The Biden administration will announce plans towards banning menthol cigarettes and flavored mass market cigars according to a report from the Washington Post. It’s unclear based on the Post’s reporting if the ban will affect flavored large cigars like ACID, Baccarat and Java, though clarification will likely happen in less than 24 hours.
Tomorrow, the U.S. Food & Drug Administration (FDA) must respond to an FDA citizen petition, a formal process in which the individuals or organizations can request FDA make changes to its policies.
In 2013, dozens of health and anti-tobacco groups filed a petition seeking that FDA explores a ban on menthol cigarettes. Last year, a lawsuit was filed in federal court that argued FDA wasn’t responding to the petition quick enough, which promoted a federal court to require the agency to respond by April 29.
Regardless of whatever the proposed ban might include, it’s unlikely to take effect anytime soon. First, the process for banning menthol cigarettes is one that will likely require some time for FDA itself to develop. It will then have to ask for public comment on the matter, respond to those comments, and then announce a finalized rule.
The Family Smoking Prevention and Tobacco Control Act, the law that gave FDA authority to regulate other tobacco products like cigars, banned all flavored cigarettes except menthol, which was exempted in order to secure the votes needed to pass the law.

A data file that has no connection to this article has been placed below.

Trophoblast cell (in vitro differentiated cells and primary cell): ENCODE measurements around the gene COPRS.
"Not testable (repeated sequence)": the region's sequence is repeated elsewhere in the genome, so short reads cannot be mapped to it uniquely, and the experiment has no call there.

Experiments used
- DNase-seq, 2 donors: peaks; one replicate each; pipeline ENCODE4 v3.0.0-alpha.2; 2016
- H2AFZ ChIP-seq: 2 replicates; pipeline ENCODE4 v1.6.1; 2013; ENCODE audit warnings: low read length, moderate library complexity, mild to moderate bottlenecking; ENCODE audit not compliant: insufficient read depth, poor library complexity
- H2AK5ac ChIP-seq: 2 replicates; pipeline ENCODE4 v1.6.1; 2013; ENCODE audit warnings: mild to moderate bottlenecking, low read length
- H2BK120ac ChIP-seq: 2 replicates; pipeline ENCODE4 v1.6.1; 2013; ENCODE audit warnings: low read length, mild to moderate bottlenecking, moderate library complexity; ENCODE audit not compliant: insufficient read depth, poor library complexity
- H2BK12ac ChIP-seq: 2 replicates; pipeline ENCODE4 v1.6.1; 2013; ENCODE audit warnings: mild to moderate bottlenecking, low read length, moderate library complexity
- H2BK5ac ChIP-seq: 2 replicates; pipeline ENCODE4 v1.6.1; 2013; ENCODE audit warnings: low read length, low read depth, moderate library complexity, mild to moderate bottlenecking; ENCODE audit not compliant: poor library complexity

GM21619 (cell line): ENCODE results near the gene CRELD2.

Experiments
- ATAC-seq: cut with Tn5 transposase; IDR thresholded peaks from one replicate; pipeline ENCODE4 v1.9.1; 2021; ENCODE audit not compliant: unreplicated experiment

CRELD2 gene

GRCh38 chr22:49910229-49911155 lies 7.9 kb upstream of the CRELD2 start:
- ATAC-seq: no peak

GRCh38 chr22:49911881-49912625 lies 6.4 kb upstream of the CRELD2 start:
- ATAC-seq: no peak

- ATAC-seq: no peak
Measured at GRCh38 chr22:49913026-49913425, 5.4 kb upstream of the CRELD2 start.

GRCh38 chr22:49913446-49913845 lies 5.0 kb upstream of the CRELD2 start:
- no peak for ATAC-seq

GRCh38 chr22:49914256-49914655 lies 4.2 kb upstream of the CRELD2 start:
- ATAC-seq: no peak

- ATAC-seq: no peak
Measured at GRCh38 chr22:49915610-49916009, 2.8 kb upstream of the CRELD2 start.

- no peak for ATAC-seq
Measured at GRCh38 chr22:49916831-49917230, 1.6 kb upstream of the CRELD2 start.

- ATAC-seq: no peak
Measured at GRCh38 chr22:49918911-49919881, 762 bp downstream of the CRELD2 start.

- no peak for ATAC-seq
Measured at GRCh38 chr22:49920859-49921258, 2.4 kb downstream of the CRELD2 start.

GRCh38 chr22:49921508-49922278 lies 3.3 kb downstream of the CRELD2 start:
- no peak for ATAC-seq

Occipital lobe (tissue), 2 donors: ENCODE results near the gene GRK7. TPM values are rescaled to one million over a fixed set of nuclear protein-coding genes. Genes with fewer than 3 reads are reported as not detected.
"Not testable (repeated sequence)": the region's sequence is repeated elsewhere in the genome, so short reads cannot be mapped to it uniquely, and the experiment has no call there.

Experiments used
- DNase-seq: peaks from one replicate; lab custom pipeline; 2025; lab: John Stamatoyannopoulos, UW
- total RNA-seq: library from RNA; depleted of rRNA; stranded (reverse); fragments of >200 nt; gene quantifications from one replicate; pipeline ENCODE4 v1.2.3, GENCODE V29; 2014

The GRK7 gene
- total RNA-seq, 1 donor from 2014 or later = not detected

At the same time, it seems likely that many of the world’s largest tobacco companies will file lawsuits. Last week, when a report indicated that the Biden administration was considering placing a low limit on the amount of nicotine in cigarettes, Altria lost more than $11 billion in market cap. As part of the response to the citizen petition, the Biden administration must also respond to a request to lower the amount of nicotine allowed in a cigarette, the Washington Post report says the administration will not act on that matter this week.
For the premium cigar industry, the language used in the Washington Post story is interesting. Rather than saying that it would ban “flavored cigars,” “all flavored cigars,” or “flavor in cigars,” it used very specific language:
The administration also is poised to say it will seek to ban menthol and other flavors in mass-produced cigars, including small cigars popular with young people, according to administration officials familiar with the situation who spoke on the condition of anonymity because they are not authorized to discuss it publicly.
That would seem to indicate that there is a difference between flavored large cigars that are sold in humidors and the smaller flavored cigars that are largely produced by machines.